Cold calling and talking to a stranger is the hardest thing anyone can do.
However, if you’re practicing customer development or conducting market research for your startup, it’s super critical to get the prospect to speak with you on the phone and not hang up. Getting to success will consist of roadblocks in the form of gatekeepers, voicemails, and testy people who are just plain grumpy.
This is the age-old debate, isn’t it? Some business professionals think that using a script is sales suicide, while others think that it’s the key to customer conversion.
The truth of the matter?
You’ll need both to see success. Use a script to refine your pitch and build confidence, but when it comes time to diversify, feel free to venture off of the page, using a natural ability, instead.
Almost seems counterintuitive to the point that precedes it, huh?
In theory, working with a script means you sound more like R2-D2 than a human of flesh and bone. This isn’t necessarily the case, though …
Here’s the hack: when a hot-button issue comes up, immediately divert from your script, zeroing in on how your brand can lend a helping hand—authenticity at its finest.
We can’t be for certain who first said it, but flip on any college or professional football game, and before long, you’re likely to hear the following phrase: “The best offense is a good defense.”
This methodology works for the Denver Broncos, but it’ll also work for you as a salesman.
Do certain objections keep coming up?
If so, jot them down, and begin building out responses to them. Depending on your business’ area of expertise, these will greatly differ, but here are three common objections to get you headed in the right direction:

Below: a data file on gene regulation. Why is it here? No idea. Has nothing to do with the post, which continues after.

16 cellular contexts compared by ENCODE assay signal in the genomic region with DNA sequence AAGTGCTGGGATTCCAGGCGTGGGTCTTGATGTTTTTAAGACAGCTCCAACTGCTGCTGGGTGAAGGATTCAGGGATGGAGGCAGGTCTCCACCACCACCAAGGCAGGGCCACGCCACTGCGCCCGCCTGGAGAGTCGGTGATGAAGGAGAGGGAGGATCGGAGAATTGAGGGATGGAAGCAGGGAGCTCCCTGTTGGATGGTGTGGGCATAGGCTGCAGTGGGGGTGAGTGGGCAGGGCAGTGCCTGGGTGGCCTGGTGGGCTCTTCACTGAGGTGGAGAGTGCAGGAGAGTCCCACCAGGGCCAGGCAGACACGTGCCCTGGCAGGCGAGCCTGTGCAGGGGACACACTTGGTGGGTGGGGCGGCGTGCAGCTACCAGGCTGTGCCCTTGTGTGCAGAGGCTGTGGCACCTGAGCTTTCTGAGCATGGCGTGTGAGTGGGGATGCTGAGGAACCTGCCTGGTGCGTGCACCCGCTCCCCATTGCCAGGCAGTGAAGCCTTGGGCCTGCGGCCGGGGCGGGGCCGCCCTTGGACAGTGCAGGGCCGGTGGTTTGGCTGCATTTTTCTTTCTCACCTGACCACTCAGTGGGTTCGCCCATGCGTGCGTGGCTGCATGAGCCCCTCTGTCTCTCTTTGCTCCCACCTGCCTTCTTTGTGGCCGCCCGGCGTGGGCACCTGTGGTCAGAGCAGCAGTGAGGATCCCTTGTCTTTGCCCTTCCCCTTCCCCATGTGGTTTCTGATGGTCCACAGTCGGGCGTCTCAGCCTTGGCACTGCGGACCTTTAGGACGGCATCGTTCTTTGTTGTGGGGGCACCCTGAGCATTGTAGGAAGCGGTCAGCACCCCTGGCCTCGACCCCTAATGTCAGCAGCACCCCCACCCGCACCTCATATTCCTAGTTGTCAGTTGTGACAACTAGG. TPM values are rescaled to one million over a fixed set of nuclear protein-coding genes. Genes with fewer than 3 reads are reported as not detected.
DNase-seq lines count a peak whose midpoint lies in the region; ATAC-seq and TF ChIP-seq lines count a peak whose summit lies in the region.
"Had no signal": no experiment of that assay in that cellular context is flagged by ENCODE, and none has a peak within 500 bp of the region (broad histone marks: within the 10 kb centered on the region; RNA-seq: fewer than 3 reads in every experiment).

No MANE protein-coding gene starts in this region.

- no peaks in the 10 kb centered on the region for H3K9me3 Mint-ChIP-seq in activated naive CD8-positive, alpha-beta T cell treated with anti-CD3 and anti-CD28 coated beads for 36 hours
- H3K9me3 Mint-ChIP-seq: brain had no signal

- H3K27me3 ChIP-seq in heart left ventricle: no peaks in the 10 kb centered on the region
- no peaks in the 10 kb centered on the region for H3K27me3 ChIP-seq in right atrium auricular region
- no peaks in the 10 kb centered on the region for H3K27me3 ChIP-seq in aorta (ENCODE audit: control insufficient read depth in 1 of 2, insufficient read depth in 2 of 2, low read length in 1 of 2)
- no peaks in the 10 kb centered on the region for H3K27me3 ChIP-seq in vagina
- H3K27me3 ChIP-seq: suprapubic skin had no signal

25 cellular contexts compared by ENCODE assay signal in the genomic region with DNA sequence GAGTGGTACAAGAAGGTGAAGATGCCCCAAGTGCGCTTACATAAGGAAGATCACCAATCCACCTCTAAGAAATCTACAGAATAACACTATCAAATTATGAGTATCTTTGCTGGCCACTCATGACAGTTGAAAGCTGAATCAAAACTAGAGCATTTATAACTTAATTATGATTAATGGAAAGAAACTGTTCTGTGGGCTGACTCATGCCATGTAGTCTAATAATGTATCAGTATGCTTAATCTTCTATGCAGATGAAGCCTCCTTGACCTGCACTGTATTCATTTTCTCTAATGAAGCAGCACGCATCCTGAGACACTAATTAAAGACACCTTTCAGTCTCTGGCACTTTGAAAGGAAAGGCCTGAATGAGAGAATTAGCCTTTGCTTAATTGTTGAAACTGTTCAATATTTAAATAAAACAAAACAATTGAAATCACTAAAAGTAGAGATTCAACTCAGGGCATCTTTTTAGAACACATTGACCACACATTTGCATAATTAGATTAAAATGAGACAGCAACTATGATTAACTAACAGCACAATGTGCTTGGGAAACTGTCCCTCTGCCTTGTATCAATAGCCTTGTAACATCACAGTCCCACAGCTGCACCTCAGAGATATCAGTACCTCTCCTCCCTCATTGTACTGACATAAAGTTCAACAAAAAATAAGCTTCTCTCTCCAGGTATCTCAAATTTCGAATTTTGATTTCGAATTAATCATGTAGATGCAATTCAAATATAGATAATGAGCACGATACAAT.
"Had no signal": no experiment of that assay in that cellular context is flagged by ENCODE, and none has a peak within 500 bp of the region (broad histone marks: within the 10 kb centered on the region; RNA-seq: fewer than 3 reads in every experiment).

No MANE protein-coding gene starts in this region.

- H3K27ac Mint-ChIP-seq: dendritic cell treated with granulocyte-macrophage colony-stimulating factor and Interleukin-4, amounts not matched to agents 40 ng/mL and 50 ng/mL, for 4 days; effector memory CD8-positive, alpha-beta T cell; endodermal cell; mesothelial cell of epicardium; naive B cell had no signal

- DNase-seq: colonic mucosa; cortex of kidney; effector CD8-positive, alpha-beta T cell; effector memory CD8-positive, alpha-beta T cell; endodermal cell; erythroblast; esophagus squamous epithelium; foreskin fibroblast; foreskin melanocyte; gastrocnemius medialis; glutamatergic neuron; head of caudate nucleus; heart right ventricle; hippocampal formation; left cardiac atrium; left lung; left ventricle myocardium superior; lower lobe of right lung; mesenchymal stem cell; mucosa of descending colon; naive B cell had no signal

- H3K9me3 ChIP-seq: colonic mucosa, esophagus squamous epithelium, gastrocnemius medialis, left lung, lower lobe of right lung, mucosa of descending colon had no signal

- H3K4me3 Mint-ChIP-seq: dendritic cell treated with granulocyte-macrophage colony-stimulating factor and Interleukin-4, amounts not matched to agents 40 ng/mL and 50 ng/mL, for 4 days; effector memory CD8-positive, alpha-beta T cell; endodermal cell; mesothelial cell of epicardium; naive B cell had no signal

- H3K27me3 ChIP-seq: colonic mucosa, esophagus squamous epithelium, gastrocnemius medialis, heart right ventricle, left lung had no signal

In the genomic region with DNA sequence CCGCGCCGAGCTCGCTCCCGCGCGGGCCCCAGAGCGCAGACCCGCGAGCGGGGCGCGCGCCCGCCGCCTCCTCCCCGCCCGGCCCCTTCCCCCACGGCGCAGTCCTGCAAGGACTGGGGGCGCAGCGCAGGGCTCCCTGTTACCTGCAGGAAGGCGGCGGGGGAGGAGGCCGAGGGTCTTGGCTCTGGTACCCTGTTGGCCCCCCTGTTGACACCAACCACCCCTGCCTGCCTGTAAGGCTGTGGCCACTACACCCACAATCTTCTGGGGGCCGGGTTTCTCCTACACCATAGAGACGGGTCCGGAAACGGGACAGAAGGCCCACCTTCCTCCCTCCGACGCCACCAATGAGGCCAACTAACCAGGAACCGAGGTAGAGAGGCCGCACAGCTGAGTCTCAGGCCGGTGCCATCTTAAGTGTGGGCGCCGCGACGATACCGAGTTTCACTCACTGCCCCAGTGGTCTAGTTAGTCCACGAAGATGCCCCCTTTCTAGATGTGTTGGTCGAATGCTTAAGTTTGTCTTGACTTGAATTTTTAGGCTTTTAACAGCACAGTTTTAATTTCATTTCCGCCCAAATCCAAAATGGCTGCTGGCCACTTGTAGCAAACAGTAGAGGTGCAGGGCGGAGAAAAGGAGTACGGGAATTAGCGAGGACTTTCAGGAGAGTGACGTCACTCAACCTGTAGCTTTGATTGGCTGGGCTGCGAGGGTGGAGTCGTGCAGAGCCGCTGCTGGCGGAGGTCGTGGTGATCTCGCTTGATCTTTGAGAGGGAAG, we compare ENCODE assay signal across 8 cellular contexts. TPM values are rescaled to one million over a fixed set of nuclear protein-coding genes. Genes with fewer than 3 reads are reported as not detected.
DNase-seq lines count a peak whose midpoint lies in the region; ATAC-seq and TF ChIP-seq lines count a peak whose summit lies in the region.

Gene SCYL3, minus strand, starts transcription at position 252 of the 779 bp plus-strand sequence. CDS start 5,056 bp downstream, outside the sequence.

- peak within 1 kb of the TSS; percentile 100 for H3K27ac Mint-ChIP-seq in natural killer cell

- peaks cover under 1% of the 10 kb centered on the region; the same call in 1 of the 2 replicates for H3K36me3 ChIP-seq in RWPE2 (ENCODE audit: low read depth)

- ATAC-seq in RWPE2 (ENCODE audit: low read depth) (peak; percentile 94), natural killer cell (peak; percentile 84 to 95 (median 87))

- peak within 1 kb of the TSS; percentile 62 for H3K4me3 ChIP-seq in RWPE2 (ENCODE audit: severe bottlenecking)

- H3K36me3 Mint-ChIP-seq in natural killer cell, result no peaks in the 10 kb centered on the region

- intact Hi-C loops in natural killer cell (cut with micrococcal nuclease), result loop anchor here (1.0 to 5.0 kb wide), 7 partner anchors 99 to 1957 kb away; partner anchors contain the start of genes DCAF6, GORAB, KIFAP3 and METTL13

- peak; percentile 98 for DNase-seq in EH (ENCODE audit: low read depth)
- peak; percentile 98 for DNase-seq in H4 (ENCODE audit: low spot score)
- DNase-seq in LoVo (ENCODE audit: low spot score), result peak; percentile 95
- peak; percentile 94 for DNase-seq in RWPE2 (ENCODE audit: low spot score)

“Trial and Error” is the name of this defensive strategy. The more you’re able to experiment with a well-defined series of solutions, the quicker you’ll learn what works and what doesn’t.
There are two reasons you’ll want to regularly use a prospect’s first name when placing a call:
For starters, by knowing their name (and how to pronounce it), you greatly increase your odds of getting past a decision-maker gatekeeper—secretaries, project managers, interns, etc.
From there, once you’ve made contact and are in the middle of your pitch, use your listener’s name sparingly throughout the course of the call—they’ll like the sound of it.
It’s personable, but don’t get carried away—overuse of a name will make your call sound painfully unnatural.
This is the granddaddy of go-to, cold-calling faux pas.
Callers know their brand’s features like crazy. As such, they push features as hard as possible, thinking that the more they’re able to emphasize them, the warmer a buyer will become.
If you take nothing from this post, remember this—buying decisions are emotional, not logical. Because of this, focus on the benefits your products’ or services’ features will bring about.
This is what buyers are ultimately investing in—peace of mind, comfort, less stress, etc.
Why should this even matter, right? You’re on a phone call—sight isn’t a sense that’s being used.